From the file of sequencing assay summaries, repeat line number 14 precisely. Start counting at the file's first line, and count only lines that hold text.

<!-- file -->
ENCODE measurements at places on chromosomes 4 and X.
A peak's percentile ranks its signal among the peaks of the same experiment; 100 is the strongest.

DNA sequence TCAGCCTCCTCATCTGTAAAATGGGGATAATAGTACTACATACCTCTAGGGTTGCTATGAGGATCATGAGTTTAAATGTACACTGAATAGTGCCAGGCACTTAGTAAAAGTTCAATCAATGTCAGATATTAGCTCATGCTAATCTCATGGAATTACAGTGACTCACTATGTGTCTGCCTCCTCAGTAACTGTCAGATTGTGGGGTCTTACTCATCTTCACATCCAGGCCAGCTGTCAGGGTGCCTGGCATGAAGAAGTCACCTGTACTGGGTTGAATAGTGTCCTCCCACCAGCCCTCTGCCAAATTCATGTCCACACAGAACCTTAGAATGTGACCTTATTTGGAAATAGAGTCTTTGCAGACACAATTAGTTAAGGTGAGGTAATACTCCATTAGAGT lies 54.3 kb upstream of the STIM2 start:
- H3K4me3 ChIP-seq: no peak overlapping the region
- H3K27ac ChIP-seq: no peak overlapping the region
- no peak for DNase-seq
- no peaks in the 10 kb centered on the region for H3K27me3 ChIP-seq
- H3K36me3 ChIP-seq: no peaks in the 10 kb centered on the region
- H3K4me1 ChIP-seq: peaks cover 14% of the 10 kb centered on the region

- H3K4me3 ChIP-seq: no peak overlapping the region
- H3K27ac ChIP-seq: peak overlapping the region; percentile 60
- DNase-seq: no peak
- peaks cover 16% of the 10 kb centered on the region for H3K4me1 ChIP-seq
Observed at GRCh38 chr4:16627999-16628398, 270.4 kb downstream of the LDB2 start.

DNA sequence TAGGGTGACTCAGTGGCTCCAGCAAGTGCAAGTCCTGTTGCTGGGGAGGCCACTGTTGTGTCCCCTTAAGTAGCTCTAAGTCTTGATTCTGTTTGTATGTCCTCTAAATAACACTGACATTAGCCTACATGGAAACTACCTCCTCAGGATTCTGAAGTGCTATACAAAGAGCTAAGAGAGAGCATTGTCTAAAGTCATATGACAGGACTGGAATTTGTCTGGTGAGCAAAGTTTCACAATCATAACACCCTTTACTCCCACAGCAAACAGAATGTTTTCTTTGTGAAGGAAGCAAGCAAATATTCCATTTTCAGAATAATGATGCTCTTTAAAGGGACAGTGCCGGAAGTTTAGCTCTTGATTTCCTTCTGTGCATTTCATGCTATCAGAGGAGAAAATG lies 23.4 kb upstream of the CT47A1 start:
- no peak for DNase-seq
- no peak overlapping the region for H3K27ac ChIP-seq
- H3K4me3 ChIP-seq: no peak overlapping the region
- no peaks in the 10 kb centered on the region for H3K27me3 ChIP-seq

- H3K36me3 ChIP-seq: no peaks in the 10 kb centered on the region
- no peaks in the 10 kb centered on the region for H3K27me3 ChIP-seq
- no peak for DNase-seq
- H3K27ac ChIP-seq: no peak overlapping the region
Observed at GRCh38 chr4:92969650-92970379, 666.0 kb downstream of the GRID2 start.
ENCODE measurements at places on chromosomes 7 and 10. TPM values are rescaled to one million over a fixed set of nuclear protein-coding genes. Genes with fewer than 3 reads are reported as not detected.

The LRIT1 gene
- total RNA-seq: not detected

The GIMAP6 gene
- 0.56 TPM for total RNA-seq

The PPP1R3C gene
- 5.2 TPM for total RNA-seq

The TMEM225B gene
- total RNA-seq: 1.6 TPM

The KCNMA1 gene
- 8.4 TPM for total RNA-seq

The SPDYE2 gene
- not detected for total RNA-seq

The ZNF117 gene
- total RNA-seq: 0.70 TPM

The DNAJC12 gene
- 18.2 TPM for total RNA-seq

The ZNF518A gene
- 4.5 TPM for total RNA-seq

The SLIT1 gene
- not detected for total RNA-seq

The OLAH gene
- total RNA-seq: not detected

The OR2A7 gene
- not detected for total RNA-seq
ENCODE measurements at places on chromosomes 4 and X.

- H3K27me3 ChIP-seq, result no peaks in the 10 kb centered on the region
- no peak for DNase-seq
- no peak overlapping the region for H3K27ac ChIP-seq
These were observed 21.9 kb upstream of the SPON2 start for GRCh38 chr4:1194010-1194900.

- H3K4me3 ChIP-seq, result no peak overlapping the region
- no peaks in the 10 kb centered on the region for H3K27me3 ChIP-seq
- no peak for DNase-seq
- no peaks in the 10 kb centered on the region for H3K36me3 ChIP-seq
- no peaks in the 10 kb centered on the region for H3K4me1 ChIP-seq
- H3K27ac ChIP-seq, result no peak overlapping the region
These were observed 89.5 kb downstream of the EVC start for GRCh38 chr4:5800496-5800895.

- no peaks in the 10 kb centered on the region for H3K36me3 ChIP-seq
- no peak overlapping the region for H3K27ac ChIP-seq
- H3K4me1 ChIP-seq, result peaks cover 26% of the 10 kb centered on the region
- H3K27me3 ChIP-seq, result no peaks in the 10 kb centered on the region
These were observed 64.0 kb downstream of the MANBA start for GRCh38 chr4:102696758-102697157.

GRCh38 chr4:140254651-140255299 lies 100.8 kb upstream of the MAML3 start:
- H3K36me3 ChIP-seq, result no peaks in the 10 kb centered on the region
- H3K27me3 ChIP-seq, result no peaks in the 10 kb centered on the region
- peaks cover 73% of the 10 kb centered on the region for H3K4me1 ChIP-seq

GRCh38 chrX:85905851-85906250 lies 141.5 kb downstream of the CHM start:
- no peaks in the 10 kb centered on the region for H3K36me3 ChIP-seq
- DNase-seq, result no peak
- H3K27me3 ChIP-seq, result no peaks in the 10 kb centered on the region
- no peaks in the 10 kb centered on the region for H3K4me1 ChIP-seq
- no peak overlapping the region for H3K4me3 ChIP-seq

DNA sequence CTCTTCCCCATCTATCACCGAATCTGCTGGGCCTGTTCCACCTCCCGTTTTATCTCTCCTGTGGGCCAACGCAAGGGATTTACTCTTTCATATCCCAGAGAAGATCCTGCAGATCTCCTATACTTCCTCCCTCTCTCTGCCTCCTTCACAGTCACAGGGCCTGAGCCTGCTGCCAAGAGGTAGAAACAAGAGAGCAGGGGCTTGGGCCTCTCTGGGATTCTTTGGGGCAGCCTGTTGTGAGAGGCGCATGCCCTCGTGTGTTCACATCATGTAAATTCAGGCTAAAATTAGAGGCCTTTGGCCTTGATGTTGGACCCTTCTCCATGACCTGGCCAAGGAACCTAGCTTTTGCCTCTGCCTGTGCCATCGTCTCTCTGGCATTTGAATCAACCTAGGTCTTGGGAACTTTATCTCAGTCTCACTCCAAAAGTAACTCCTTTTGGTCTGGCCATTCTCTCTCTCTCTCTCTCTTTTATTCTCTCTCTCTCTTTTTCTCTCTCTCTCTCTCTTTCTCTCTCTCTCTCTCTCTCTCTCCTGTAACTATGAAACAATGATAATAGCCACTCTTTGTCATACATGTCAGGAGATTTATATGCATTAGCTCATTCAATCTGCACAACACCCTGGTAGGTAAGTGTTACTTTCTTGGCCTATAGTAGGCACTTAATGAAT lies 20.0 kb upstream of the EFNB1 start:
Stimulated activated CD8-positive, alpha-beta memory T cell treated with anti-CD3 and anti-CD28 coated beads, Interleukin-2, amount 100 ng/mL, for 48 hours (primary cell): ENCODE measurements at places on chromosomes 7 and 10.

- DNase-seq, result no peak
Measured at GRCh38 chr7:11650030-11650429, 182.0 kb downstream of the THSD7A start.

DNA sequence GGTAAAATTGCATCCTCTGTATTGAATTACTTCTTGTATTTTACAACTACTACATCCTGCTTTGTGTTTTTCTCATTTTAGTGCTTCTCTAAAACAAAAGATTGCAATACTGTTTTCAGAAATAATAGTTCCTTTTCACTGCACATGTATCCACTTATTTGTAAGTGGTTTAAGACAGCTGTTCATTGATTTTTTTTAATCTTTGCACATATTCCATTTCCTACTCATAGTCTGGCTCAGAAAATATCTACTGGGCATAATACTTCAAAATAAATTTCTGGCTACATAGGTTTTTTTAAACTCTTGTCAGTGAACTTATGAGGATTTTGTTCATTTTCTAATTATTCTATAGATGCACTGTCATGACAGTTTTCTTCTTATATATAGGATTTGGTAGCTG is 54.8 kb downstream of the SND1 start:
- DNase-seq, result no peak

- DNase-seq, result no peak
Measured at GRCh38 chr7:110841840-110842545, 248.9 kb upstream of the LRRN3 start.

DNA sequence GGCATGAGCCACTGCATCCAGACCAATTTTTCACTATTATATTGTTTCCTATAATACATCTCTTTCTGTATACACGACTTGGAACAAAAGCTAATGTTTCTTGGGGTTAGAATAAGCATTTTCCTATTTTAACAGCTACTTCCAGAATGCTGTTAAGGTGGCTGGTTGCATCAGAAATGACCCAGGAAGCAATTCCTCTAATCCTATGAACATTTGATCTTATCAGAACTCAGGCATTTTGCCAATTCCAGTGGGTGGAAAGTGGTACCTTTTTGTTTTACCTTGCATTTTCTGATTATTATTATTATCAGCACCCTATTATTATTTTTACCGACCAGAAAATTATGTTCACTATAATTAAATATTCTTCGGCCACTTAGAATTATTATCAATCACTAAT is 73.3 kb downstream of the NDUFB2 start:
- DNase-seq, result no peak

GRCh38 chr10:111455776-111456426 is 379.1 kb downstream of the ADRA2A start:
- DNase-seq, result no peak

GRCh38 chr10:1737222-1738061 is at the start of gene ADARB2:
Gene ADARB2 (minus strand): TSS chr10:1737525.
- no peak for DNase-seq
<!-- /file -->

Observed at GRCh38 chr4:16627999-16628398, 270.4 kb downstream of the LDB2 start.